Lighting for each label inspection comes from an array of LEDs built into the camera bodies around the lens mount, making it simple to tell the camera to fire its own lights. These cameras are part of an Ethernet-linked machine-vision network with a RS2-5TX five-port Ethernet hub from Hirshmann, which gives users a window into the inspection-system operation. It also gives engineers a way to download camera-software updates.
There are two components to process and display the labels: a monitor/touch screen and a DVT-SL SmartLink communications module. The SmartLink module connects the monitor, touch screen, and smart cameras over an Ethernet. SmartLink can transfer images from up to 16 networked DVT smart cameras, so the user can view multiple inspections at one time with a standard monitor.
The Strongarm Designs MightyMount NEMA 4X 15.1-in. flat-panel display has a built-in touch screen to provide two-way communication between the user and the SmartLink module. The display uses TFT active-matrix LCD technology with a 1024 × 768 XGA screen that is connected to the SmartLink module through a standard 15-pin video connection. The touch screen uses analog resistive technology and communicates back to the SmartLink module through an RS-232 serial link.
Using software running on a regular PC, an engineer develops application scripts for the cameras and the SmartLink module. Since these units are all nodes on the Ethernet, there is no need for any special cards or interface to downlink the finished scripts. A standard Ethernet cable plugs the PC into the Ethernet hub.
The HMI screen shows information such as the last failed image along with the present image, as well as pass-fail statistics. The HMI uses a setup in which a tab is touched and a screen pops up. "The HMI is set up to show the current inspection," Maricle says. "I have images of all three cameras simultaneously showing the present inspection, pass-fail results, and an area for navigating through setup menus for the cameras." There is a separate page for the setup of each camera and a page for the last failed image (see Fig. 3).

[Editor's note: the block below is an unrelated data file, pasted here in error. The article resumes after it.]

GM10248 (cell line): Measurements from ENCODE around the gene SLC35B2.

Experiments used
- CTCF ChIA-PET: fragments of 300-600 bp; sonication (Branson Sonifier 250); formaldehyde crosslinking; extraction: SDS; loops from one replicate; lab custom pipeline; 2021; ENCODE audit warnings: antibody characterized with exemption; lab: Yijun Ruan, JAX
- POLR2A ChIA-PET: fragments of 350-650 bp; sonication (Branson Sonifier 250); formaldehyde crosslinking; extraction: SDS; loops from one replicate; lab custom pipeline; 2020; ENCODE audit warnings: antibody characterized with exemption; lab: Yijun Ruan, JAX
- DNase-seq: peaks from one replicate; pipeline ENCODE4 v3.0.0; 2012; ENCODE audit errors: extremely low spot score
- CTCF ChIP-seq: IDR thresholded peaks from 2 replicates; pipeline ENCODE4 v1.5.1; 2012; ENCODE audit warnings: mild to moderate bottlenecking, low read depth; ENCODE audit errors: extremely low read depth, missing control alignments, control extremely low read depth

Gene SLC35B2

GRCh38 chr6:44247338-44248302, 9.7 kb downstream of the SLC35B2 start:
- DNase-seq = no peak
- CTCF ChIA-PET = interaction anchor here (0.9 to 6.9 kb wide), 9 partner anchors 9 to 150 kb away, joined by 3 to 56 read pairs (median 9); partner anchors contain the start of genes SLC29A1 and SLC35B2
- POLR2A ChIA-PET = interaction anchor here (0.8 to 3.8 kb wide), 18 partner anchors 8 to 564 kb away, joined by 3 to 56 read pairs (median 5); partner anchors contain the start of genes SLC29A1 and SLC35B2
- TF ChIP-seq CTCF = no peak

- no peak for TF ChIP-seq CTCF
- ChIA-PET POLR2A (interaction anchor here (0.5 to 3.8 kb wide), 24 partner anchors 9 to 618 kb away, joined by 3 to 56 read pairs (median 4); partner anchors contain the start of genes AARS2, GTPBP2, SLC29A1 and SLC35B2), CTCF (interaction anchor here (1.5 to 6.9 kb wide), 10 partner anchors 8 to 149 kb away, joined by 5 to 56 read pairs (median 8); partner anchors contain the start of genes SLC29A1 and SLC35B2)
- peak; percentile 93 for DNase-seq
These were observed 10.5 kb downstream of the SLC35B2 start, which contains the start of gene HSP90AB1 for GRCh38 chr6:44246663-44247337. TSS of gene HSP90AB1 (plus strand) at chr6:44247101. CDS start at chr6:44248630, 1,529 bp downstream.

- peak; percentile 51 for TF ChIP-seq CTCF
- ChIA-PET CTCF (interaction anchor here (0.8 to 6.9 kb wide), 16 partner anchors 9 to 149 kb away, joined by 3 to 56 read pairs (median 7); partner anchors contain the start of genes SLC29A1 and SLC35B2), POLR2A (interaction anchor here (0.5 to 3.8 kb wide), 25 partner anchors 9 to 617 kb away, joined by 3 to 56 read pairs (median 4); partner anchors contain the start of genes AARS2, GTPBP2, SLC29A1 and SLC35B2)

Touch-screen technology in the HMI gives maximum flexibility to resolve production problems while preventing them from inadvertently violating the terms of a drug's US Food and Drug Administration approval. While they can navigate through the inspection process' information space, calling up live and archived images as well as data, they cannot modify the actual inspection process by, for example, typing in parameter changes, because there is no keyboard.
features, advantanges, benefits
A pharmaceutical-label inspection system relies on the combination of smart cameras and a ruggedized display incorporating a human-machine interface. Says Bill Maricle, project engineer at R&D Tool, which designed the system, "Compared to displays I've used in the past, this is a very rugged display in a very small package. It has a flat screen so that the depth of the monitor itself is very small. The display has a touch screen that is very easy to use, which is critical to operators.
"The logic processing takes place in the camera," he adds. "You have foreground scripting, which happens while inspection is taking place, and background scripting where you can develop things such as counters and reset counters. What is really important is that nobody can mess with it. There's no keyboard and no mouse for people to start randomly changing things around."
Allen-Bradley, Milwaukee, WI, USA www.ab.com
DVT, Duluth, GA, USA www.dvtsensors.com
Hirshmann, Germantown, MD, USA www.hirshmann.com
R&D Tool, Lake Villa, IL, USA www.rd-tool.com
Strongarm Designs, Horsham, PA, USA www.strongarm.com